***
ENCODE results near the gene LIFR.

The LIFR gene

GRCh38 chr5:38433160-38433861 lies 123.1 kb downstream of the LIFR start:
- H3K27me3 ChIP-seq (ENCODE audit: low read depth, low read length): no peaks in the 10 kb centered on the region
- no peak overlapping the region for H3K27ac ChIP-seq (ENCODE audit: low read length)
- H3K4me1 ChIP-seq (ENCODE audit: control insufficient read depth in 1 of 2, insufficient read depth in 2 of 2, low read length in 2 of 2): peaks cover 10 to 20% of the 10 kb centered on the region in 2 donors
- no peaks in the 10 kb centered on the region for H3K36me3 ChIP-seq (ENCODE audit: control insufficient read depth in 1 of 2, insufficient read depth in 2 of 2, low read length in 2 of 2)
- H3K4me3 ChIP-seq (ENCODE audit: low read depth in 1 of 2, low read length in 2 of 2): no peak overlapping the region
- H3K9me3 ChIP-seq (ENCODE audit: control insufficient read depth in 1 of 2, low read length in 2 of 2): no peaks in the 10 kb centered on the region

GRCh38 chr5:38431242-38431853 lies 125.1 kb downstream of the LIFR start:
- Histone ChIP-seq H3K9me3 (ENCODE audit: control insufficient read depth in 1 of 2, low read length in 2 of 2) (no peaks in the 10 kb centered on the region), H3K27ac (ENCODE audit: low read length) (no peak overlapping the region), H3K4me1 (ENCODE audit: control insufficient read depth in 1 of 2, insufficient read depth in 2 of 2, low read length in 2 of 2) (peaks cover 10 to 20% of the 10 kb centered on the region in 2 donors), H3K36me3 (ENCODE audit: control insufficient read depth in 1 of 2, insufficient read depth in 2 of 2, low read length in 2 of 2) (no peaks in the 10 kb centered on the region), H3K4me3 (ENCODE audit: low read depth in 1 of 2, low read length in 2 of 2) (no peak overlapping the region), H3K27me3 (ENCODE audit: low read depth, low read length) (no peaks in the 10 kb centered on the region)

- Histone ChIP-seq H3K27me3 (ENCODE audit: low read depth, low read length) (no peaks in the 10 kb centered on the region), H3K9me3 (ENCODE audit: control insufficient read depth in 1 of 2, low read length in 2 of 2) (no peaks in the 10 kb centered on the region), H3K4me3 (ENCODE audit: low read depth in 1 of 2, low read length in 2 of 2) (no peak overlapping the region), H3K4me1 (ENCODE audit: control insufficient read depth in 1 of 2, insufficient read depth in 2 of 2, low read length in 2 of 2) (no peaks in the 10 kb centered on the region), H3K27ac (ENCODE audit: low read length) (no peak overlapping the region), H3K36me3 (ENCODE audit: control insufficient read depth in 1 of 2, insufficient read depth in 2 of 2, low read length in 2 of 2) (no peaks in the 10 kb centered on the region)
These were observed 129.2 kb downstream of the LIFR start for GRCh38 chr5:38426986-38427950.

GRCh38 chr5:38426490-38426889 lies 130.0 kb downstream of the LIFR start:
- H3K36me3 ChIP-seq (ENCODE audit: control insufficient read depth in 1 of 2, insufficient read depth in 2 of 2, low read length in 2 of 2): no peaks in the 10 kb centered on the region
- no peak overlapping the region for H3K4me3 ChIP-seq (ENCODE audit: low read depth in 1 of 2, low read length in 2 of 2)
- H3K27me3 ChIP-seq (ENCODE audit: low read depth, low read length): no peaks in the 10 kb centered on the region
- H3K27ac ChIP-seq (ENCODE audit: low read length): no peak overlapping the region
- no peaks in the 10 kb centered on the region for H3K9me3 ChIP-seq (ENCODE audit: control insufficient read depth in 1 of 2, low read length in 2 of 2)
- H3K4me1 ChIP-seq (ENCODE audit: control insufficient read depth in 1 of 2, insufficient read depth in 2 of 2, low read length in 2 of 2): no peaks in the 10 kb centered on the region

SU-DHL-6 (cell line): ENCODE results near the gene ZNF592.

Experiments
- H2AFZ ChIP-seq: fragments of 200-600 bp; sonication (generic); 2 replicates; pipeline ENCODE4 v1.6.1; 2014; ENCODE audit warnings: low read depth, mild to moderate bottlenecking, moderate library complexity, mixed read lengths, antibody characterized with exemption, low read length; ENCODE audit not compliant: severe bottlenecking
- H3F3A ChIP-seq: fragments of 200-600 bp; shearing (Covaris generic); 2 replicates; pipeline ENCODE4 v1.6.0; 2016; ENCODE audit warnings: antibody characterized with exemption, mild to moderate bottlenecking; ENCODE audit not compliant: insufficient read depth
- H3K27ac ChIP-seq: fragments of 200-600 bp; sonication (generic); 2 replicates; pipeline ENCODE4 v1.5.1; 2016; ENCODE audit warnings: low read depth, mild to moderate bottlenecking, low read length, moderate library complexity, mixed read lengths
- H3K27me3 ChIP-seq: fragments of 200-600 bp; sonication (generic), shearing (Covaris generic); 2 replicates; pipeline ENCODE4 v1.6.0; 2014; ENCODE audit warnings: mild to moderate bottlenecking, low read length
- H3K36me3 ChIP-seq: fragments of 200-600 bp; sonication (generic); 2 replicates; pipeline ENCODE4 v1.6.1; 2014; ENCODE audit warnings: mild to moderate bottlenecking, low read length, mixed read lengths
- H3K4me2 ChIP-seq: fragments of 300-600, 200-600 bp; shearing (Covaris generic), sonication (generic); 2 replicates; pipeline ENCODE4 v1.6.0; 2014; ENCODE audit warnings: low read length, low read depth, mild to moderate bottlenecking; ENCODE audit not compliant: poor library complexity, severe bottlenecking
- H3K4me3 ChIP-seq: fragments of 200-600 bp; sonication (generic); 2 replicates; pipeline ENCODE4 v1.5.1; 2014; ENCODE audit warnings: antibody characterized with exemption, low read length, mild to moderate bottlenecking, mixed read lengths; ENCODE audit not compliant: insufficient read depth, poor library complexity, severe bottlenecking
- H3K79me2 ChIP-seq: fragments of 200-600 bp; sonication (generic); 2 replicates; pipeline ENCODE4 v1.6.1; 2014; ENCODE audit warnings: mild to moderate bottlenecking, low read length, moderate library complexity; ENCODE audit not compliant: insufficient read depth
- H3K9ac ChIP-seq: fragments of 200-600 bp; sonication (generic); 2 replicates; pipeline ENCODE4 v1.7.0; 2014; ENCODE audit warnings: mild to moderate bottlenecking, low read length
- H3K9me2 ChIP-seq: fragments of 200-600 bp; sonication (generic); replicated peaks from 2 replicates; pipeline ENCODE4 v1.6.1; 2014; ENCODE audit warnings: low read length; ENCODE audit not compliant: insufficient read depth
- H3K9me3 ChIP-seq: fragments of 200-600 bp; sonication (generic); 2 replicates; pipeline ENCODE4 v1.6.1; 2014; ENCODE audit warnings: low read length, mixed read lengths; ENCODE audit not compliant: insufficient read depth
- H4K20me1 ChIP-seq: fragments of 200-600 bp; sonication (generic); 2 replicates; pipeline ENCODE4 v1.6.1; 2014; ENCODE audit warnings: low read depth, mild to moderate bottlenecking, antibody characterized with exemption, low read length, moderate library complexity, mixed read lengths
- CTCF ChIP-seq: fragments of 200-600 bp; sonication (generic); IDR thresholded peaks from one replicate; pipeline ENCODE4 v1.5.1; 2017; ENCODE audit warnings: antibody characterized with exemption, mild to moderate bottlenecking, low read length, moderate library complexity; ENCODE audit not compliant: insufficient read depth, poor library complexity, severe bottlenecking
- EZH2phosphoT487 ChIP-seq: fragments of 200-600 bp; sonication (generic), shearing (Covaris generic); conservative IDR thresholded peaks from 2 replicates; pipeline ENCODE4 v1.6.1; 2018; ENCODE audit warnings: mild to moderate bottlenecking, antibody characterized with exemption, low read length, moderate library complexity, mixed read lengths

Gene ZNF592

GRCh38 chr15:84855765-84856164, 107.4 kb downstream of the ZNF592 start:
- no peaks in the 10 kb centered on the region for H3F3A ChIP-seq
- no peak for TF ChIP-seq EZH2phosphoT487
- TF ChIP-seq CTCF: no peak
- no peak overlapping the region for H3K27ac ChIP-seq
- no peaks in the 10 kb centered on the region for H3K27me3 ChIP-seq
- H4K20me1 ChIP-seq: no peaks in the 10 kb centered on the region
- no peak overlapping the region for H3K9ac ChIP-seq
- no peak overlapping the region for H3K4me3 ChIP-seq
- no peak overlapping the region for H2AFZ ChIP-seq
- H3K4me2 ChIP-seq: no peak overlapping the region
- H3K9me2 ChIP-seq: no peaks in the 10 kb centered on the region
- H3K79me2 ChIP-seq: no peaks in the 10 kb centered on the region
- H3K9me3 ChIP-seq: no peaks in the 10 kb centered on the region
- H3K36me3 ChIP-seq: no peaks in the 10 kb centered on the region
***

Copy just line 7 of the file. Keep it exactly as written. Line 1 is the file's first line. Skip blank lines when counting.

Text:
- no peaks in the 10 kb centered on the region for H3K36me3 ChIP-seq (ENCODE audit: control insufficient read depth in 1 of 2, insufficient read depth in 2 of 2, low read length in 2 of 2)